Maneuvers. The International Politics of Militarizing Women’s Lives – Review
Cynthia Enloe. Maneuvers. The International Politics of Militarizing Women’s Lives. Los Angeles: University of California Press, 2000. xi + 418 pp. Notes, selected bibliography, and index. $17.95 (paper) 0-520-22071-4; $45.00 (cloth), ISBN 0-520-22070-6.
Are You Already Militarized Today?
When we think of women’s militarization, women in the military or soldier’s wives first come to our minds. It is the contribution of Enloe’s Maneuvers to clarify that militarization “is a far more subtle process.” It is never “simply about joining a military” but it “creeps into ordinary daily routines” (pp. 2-3). Practically “everything can be militarized” (p. 4), be it food, toys, clothes, movies. Enloe examines many issues and their connection with militarization: women in the military, problems of lesbians/homosexuals in the military, the history of camp foloowers, the background of military prostitution and rape in wartime, experiences of military wives and military nurses and the process of militarization of ordinary things.
This latest book, therefore, is a development of Enloe’s Does Khaki Become You? in which she described the connection between militarized wives and women in the military. But because the “military is only one part of the story of militarization” (p. xi) Maneuvers provides a far more extensive exploration of the problem. This makes the book very exceptional. Especially impressive are the numerous examples from many different places. Enloe emphasizes that for understanding the mechanisms of militarization it is necessary “to resist the parochial temptation to monitor only American developments” (p. 281). Nevertheless the examples provide only a glance at other experiences. And sometimes the reader might miss interesting discourses held in other countries, as the “Comfort Women” issue illustrates. The author describes the “Comfort Women” as a kind of military prostitute (p. 78-89). But recent Japanese critics like Ueno Chizuko call this point of view deeply into question. We should not speak of former “Comfort Women” as prostitutes, not even forced prostitutes, because this backs up the military ideology and the division into Japanese and other Asian victims. The victims (and the discourse) are then again militarized.(1) We have to consider them as rape victims although the “Comfort System” goes beyond the usual cases of wartime rape.(2)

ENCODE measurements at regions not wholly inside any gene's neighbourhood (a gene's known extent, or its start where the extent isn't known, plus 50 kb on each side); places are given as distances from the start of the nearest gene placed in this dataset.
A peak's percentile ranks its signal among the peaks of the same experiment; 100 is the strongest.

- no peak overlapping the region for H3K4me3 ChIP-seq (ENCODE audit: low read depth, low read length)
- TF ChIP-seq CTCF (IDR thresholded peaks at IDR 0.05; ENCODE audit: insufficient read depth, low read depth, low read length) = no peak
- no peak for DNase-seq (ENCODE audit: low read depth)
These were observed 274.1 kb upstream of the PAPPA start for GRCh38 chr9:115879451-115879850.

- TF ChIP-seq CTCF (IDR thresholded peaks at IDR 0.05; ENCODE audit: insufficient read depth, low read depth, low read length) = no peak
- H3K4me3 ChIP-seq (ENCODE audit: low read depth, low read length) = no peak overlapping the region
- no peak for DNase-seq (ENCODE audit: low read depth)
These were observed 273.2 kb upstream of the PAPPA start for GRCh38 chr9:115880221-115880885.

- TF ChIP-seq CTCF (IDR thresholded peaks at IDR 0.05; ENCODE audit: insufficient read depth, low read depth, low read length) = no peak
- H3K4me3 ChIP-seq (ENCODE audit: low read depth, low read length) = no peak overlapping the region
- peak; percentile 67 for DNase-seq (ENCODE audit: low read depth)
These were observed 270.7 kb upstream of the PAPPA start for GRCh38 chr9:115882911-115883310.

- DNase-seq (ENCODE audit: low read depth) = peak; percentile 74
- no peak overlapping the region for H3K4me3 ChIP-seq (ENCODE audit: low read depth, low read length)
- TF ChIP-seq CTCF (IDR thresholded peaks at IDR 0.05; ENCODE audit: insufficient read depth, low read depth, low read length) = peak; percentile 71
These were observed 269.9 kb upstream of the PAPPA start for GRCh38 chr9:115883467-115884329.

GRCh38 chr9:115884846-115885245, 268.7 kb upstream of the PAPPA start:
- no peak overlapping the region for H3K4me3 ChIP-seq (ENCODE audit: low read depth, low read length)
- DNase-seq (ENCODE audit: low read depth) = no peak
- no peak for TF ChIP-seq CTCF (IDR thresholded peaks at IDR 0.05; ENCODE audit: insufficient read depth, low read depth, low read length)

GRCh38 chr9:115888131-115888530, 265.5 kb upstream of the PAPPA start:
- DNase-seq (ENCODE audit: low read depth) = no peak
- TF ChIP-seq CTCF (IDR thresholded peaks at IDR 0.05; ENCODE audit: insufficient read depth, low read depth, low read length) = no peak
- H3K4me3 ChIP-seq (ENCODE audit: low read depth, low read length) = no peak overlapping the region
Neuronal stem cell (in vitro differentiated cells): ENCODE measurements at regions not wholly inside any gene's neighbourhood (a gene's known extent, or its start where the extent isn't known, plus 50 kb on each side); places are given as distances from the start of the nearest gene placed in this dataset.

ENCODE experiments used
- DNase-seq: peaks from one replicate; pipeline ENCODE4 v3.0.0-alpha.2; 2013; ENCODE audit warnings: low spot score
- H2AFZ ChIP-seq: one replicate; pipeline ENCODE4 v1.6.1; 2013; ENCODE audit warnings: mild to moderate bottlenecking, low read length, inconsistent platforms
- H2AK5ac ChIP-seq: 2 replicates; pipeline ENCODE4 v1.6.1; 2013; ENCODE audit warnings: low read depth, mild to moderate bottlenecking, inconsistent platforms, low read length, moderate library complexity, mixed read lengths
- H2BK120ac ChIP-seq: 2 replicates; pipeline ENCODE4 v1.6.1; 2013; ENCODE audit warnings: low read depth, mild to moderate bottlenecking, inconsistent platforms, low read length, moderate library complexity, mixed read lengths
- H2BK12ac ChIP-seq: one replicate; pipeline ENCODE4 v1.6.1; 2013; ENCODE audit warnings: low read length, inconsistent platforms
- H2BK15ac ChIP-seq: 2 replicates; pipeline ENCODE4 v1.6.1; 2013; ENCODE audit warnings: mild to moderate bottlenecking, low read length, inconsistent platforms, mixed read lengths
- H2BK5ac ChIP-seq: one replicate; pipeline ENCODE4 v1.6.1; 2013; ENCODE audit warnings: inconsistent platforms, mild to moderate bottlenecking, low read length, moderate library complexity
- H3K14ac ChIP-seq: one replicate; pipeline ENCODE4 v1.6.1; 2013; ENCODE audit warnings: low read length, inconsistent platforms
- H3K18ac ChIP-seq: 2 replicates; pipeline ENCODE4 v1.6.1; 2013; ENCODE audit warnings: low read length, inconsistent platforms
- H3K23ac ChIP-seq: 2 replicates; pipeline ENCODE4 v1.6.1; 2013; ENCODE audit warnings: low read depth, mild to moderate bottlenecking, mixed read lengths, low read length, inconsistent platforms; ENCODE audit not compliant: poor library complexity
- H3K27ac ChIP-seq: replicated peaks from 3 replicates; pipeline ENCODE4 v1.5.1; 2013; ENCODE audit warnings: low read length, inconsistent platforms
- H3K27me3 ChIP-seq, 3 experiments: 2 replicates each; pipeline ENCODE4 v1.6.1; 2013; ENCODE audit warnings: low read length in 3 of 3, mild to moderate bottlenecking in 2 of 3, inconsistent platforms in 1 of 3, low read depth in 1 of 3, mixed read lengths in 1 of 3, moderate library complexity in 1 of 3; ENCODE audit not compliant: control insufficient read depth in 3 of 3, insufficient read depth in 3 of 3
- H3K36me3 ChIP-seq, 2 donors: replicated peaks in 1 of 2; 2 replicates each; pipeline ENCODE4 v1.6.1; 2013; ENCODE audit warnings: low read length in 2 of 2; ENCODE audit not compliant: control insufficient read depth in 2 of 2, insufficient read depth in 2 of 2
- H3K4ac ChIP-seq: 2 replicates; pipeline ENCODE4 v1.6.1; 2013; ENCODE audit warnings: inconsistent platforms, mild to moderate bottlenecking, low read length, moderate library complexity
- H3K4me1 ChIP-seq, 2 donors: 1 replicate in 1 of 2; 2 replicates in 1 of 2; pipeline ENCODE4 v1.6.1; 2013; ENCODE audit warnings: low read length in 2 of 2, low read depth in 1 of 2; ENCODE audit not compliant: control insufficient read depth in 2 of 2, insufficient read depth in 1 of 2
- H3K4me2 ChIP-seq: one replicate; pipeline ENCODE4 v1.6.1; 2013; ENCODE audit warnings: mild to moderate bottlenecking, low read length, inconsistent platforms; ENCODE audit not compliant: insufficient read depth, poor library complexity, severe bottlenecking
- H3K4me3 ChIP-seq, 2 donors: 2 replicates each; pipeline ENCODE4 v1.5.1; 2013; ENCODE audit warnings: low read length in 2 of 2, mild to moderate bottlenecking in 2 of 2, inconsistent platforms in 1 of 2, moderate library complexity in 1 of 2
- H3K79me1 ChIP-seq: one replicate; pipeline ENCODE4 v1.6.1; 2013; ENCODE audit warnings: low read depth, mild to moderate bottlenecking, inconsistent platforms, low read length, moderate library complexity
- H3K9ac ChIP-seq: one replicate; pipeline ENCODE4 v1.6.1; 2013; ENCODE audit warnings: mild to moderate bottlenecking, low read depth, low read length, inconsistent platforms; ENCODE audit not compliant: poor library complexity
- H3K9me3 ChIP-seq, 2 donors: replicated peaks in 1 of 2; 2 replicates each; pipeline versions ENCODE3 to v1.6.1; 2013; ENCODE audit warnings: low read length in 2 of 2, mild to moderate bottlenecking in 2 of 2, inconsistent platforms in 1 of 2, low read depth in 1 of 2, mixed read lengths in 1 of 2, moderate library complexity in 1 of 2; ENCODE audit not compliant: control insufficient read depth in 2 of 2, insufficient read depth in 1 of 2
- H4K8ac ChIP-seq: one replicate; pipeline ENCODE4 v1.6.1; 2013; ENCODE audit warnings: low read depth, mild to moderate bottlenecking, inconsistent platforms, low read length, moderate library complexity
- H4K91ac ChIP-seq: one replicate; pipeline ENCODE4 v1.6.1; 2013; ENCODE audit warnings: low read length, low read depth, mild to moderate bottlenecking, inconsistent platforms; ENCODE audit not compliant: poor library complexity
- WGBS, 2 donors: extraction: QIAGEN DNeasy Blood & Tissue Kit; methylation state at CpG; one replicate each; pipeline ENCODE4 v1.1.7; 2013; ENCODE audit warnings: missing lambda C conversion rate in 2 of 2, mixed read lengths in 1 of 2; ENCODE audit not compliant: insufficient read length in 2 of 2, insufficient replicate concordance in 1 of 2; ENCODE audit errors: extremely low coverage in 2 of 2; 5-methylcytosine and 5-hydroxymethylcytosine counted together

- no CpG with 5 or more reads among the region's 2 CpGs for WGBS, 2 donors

The strong points of the book are often surprising descriptions of how even simplest things can be (and are) militarized. Before reading the story, nobody would think of umbrellas as things the U.S. Army honestly regarded as subverting the authority represented by officer’s uniforms. Nonetheless, it is prohibited for male officers to carry umbrellas, while women officers are permitted to do so (p. 262). Although Maneuvers presents a broad basis to examine mechanisms of women’s militarization, which every woman should read “Evidence shows that militarization has not been rolled back uniformly in the 1990s”. (p. 12) and “the militarization of women has been (and is probably) necessary for the militarization of men” (p. 3).
(1.) Ueno Chizuko, Nashonarizumu to jenda (Nationalism and gender), (Aotsuchi sha), 1998, p. 125/139.
(2.) Yoshimi Yoshiaki, “Gun ianfu” mondai to rekishizo. Ueno Chizuko shi ni kotaeru (The “military comfort women” issue and historical points of view. An answer to Ueno Chizuko) in Nihon no senso sekinin shiryo senta (ed.), Shinpojiumu. Nashonarizumu to “ianfu” mondai (Symposium: Nationalism and the “comfort women” issue), (Aoki shoten), 1998, p. 123-142, here p. 137.
Reviewed for H-MINERVA by Daniela Rechenberger Department of Japanese Studies, Trier University
COPYRIGHT 2001 Minerva Center, Inc.
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